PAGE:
Akers praised the plan’s push to streamline the patchwork of programs to make income-based repayment a lot simpler, and to make colleges more accountable, but noted the proposal doesn’t go so far as to ensure free higher education.

“It could have gone further in ensuring a free access to higher education,” Akers said. “However, I don’t think it’s critical that we have free education as long as it is affordable and I think this proposal is in line with that mentality.”

Akers also expressed concern about the plan to allow students to refinance their loans, saying that it could benefit those with larger incomes more.

“Those who have a lot of outstanding debt tend also to have very high incomes. Therefore it isn’t a great way of sending benefits to those who really need them, and not necessarily an efficient use of taxpayer money,” Akers said.

Some progressives however, greeted the proposal with enthusiasm. Adam Green, co-founder of the Progressive Change Campaign Committee told The Associated Press that Clinton's plan was a "bold proposal" that was "big and ambitious."

Clinton’s proposal came under immediate fire from Republicans and conservatives, many of whom targeted the tax-and-spend part of the plan.

"By capping itemized deductions -- which already phase out based on income -- Clinton will complicate the tax code and bring back the [Alternative Minimum Tax] for millions of families," said Grover Norquist, president of Americans for Tax Reform.

“[Clinton] has to figure out who to raise taxes on, so this is about making doing business in America even more expensive, raising taxes and then taking all that money and pouring into an outdated higher education system,” Sen. Marco Rubio, R-Fla., said on ‘Fox & Friends’ Monday.

“Students, taxpayers, and voters should react with great skepticism to any proposals that would amount to a Washington takeover of higher education and jeopardize the autonomy and independence that has made our higher education system the best in the world,” a Republican aide told  “These kinds of ideas usually go hand in hand with higher state taxes, increased costs and fewer choices.”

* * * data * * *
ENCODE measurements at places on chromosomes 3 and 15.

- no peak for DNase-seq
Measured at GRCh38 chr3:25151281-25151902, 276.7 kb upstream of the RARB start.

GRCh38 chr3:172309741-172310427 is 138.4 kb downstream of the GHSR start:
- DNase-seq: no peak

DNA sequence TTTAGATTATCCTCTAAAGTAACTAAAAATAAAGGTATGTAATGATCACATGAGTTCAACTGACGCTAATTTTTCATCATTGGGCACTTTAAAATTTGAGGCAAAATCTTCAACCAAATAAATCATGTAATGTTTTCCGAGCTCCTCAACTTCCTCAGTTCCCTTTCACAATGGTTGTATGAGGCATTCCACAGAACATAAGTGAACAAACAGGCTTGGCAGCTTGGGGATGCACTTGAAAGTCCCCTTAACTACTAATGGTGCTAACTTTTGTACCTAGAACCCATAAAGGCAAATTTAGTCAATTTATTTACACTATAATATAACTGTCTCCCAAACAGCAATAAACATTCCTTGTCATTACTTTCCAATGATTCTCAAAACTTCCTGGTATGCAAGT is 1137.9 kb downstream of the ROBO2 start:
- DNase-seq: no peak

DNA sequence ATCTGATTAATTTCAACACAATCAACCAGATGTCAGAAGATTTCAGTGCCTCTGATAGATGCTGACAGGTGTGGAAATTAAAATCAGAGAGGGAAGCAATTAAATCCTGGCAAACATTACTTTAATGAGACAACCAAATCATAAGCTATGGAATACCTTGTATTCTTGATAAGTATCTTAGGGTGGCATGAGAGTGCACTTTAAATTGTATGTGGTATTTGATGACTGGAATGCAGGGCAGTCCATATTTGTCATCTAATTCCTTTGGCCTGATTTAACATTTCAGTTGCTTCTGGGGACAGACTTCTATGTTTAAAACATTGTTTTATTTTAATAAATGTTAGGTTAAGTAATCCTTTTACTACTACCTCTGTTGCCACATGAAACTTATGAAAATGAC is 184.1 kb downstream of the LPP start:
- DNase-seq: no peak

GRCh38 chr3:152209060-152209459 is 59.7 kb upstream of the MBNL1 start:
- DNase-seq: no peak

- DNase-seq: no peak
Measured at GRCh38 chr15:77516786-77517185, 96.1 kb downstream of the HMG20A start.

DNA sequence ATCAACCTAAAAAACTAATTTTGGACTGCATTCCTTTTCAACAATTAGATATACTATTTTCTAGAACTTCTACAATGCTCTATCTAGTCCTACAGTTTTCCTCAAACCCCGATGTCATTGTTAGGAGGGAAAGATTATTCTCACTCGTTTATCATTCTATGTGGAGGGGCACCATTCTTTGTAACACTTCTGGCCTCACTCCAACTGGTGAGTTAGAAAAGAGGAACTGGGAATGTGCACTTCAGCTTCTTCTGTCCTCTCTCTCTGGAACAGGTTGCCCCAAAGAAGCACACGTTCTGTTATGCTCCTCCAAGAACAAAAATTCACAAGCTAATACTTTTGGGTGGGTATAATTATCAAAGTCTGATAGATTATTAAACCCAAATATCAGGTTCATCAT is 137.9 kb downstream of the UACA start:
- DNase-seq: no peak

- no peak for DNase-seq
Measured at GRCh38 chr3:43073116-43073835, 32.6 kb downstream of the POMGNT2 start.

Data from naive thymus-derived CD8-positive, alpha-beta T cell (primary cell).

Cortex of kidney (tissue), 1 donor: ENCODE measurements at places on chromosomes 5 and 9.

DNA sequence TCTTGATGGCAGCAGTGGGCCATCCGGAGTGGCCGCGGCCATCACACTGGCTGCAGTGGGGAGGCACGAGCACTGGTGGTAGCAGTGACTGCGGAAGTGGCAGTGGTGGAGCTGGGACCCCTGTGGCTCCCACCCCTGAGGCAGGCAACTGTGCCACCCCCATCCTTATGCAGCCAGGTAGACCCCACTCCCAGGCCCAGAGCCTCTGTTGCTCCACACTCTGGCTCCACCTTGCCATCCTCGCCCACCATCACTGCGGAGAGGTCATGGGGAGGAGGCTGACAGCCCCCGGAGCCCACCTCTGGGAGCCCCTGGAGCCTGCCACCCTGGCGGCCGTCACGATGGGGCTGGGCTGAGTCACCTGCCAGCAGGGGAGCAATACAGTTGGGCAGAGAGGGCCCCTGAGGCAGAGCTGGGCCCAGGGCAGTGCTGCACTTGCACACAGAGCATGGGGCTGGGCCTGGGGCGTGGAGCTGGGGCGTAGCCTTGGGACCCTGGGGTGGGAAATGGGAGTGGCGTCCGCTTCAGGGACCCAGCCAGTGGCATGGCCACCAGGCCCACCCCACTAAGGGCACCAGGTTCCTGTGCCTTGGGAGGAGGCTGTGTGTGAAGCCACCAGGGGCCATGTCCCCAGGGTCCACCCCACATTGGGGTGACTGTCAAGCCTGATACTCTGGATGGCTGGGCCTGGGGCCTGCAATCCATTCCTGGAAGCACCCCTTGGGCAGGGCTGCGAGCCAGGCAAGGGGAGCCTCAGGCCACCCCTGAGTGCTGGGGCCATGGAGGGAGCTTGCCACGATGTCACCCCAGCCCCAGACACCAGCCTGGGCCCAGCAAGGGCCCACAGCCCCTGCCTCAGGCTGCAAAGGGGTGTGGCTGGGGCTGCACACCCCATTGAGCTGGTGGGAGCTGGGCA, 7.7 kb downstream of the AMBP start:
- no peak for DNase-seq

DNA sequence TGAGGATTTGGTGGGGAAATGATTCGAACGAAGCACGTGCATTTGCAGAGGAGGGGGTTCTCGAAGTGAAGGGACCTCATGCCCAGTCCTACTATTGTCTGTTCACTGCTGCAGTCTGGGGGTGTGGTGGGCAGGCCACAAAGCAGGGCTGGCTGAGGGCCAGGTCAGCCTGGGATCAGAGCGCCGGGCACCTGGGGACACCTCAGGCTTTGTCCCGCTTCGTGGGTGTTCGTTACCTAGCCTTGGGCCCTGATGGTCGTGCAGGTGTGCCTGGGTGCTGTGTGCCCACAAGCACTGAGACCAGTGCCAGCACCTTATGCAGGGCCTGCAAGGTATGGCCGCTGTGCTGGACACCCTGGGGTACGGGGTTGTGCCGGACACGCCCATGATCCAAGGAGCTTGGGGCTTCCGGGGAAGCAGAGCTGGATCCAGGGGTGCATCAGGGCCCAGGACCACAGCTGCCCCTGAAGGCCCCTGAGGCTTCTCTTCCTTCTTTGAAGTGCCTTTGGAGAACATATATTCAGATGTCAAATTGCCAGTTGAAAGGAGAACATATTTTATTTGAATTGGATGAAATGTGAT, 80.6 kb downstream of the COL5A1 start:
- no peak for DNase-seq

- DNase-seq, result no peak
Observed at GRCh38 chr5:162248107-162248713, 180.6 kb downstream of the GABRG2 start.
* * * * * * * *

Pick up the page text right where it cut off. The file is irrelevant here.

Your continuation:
College affordability and student debt have emerged as major issues on the campaign trail as student debt nears $1.3 trillion, while the average price for in state students at public four-year universities is 42 percent higher than it was a decade ago, according to the College Board.

Neal McCluskey, of the libertarian Cato Institute, told that Clinton’s plan may deal with the problem of student debt, but it may come with some ugly side-effects.

“It would deal with the problem of student debt, but it exacerbates a whole bunch of other problems to the point I don’t think it would be a net gain, I actually think it may be a net loss,” McCluskey said, adding that the plan does nothing to deal with the underlying problems of inefficient spending and overspending in higher education.

“You may not see prices rising as much, but you will still see huge amounts of wasted money, as people are encouraged to consume more education, and they’ll do it less efficiently as they aren’t presented with a price,” McCluskey said.

Clinton's plan would likely face a steep climb in Congress, where a $60B initiative by the Obama administration for free community college has received little traction.

The policy roll-out was timed for when students return to college campuses. Clinton organizers plan to promote the plan at registration events and other gatherings kicking-off the school year, a campaign aide told The Associated Press, in an effort to galvanize college students.

The Associated Press contributed to this report.